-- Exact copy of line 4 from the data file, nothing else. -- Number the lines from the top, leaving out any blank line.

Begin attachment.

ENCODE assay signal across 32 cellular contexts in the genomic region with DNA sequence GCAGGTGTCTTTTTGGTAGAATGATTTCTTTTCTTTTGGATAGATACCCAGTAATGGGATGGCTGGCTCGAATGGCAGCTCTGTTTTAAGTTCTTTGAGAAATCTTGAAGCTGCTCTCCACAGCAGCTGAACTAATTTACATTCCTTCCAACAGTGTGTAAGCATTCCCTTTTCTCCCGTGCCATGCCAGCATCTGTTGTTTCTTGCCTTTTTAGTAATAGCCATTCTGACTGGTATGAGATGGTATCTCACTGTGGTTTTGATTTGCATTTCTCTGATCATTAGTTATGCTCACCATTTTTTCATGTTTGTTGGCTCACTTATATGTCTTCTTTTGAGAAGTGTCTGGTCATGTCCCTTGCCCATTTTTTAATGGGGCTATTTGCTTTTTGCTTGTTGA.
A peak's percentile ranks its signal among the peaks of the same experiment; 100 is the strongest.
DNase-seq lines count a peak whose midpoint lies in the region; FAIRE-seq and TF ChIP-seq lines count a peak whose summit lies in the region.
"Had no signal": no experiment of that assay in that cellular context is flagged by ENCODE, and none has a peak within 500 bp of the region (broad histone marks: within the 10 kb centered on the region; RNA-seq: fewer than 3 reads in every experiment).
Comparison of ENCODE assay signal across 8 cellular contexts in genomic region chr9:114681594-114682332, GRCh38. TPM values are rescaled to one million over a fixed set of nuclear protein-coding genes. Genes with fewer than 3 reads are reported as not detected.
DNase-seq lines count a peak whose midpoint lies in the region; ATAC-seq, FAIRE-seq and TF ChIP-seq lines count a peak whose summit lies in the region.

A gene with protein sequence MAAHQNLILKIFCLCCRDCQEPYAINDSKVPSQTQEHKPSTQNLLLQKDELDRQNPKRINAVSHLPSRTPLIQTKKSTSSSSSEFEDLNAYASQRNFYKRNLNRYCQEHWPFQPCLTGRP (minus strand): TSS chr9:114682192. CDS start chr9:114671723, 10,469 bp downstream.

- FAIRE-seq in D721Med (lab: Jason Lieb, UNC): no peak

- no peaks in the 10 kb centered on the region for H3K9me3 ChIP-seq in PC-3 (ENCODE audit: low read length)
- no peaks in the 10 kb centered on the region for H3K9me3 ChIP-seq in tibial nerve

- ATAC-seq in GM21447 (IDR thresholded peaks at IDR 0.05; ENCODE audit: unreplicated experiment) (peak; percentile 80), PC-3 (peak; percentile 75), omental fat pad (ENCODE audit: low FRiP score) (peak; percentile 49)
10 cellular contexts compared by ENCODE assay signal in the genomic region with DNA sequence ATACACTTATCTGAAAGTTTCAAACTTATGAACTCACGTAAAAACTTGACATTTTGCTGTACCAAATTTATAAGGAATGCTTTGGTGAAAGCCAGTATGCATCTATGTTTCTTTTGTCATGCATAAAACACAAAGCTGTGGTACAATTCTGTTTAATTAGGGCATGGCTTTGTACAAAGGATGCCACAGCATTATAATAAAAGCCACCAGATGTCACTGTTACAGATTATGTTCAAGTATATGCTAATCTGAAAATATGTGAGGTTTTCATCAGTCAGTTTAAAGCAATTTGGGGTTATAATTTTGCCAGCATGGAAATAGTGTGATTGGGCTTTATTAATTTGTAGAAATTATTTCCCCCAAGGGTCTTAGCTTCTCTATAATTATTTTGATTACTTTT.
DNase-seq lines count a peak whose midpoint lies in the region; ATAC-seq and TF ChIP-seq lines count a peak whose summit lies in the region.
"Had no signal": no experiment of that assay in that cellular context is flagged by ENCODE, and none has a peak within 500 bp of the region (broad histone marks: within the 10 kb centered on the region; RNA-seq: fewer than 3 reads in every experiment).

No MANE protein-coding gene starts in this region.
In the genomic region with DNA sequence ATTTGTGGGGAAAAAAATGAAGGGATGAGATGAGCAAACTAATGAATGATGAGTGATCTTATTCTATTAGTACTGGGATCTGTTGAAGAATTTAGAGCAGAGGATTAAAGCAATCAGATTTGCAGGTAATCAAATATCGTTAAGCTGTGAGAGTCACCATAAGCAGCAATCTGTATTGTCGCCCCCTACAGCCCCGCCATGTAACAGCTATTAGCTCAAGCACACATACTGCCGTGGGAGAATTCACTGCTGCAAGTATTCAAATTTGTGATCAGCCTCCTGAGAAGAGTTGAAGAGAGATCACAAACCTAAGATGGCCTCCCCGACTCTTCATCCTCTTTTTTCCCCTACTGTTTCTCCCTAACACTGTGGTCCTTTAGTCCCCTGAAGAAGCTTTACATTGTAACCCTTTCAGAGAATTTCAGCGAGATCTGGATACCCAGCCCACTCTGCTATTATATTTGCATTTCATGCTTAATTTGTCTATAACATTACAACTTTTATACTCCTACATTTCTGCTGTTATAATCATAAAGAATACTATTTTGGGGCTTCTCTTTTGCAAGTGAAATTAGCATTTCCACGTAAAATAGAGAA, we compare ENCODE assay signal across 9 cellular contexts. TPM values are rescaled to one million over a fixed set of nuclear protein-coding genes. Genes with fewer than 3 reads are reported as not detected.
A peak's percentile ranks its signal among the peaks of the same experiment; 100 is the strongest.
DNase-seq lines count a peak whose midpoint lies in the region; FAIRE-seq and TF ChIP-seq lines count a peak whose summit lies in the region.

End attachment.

"Had no signal": no experiment of that assay in that cellular context is flagged by ENCODE, and none has a peak within 500 bp of the region (broad histone marks: within the 10 kb centered on the region; RNA-seq: fewer than 3 reads in every experiment).